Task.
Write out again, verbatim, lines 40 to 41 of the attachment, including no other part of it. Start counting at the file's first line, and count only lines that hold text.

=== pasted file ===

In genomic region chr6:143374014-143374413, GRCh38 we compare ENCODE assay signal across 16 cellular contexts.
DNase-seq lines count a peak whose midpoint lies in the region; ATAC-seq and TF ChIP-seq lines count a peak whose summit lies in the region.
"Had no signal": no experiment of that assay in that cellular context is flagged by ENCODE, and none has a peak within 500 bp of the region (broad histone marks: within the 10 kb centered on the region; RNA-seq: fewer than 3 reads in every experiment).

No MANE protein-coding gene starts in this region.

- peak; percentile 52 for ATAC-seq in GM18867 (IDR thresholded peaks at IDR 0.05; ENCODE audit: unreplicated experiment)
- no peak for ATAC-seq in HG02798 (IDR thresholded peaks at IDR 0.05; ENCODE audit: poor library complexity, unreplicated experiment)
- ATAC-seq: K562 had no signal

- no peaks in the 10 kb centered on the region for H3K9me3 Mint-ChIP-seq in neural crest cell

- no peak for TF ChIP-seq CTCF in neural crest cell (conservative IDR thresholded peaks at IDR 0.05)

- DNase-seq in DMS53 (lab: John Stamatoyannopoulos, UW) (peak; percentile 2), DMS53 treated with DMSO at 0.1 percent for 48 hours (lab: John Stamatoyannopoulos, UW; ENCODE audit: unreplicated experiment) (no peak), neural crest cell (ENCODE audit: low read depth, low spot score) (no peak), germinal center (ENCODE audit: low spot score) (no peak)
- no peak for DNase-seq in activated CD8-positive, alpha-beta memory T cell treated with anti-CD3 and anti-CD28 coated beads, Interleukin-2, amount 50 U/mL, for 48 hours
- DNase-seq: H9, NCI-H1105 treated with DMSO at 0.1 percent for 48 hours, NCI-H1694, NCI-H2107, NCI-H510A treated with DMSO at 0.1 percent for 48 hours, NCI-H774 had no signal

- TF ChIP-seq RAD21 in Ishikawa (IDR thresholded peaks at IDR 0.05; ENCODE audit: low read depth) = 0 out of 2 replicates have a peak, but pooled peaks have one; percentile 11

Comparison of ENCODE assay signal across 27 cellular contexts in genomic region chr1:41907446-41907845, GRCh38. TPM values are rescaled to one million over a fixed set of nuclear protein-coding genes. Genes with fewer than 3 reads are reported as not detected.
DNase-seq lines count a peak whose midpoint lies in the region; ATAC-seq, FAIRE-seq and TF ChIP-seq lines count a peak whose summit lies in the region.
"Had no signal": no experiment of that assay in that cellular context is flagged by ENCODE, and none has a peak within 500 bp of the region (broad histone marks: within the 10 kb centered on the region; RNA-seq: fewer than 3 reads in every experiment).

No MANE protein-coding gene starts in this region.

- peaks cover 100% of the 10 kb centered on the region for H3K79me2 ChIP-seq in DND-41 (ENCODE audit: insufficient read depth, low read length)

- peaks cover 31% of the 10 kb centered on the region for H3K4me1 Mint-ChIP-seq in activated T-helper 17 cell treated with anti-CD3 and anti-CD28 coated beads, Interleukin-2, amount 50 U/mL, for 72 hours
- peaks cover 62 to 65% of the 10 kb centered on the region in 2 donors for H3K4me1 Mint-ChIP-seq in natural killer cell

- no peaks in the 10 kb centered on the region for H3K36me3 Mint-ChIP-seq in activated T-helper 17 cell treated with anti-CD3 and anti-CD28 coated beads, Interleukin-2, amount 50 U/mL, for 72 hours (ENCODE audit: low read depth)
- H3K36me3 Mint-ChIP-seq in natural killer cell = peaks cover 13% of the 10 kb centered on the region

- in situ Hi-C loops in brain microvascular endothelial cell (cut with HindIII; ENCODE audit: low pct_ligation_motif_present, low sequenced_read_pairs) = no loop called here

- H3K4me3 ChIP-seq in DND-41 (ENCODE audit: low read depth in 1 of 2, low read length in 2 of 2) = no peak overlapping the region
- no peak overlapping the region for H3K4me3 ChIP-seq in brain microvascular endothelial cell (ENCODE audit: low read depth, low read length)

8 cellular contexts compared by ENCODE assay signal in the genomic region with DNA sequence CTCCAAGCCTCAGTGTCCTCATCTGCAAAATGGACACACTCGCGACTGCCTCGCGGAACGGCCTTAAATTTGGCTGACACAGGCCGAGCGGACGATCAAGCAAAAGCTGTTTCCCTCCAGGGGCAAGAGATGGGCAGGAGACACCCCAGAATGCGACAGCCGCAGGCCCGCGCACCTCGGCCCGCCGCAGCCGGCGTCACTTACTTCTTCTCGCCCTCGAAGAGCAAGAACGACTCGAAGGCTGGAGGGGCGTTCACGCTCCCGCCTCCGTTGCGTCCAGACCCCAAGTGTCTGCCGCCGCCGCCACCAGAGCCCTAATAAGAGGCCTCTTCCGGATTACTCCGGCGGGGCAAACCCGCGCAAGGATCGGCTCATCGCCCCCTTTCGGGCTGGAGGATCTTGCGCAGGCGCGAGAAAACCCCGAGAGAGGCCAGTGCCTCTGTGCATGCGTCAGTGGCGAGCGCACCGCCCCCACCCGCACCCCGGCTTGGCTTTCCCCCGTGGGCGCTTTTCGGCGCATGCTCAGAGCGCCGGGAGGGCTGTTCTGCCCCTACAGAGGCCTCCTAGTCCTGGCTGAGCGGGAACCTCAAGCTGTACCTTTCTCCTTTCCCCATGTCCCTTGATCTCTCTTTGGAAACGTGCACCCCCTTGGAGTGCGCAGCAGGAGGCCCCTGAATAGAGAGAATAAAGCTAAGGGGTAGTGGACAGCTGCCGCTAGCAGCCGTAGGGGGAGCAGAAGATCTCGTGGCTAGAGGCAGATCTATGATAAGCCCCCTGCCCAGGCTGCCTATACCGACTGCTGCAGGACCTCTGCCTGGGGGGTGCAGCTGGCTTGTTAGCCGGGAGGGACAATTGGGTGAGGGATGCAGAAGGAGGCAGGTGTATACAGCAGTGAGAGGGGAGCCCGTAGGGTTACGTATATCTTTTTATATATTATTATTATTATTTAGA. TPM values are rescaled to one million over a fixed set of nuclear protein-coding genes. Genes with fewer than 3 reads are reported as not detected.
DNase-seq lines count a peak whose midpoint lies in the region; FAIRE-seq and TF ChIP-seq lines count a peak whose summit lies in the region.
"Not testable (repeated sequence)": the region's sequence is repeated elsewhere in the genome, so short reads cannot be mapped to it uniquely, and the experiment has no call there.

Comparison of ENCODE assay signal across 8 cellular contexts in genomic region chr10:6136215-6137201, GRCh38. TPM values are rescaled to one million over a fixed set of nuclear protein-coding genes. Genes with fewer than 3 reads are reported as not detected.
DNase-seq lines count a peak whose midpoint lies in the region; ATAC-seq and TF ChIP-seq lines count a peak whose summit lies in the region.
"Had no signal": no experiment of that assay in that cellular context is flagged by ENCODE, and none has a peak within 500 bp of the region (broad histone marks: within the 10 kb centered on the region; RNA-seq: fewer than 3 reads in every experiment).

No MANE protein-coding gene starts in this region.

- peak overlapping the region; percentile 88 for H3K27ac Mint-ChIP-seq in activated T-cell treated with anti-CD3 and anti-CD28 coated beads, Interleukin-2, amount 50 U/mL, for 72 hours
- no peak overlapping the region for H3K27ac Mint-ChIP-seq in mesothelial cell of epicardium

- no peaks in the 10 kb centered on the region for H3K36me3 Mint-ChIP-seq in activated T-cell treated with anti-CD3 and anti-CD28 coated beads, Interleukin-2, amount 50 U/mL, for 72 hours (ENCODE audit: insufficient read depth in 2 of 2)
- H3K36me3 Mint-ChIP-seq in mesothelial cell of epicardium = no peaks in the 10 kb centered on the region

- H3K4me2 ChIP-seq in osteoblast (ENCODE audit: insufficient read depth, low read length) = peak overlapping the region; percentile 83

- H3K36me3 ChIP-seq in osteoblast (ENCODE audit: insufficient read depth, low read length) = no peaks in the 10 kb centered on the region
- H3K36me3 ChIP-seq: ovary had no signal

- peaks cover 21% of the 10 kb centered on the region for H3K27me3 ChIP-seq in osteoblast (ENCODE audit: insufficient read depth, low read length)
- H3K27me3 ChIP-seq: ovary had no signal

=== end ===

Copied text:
- peaks cover 21% of the 10 kb centered on the region for H3K27me3 ChIP-seq in osteoblast (ENCODE audit: insufficient read depth, low read length)
- H3K27me3 ChIP-seq: ovary had no signal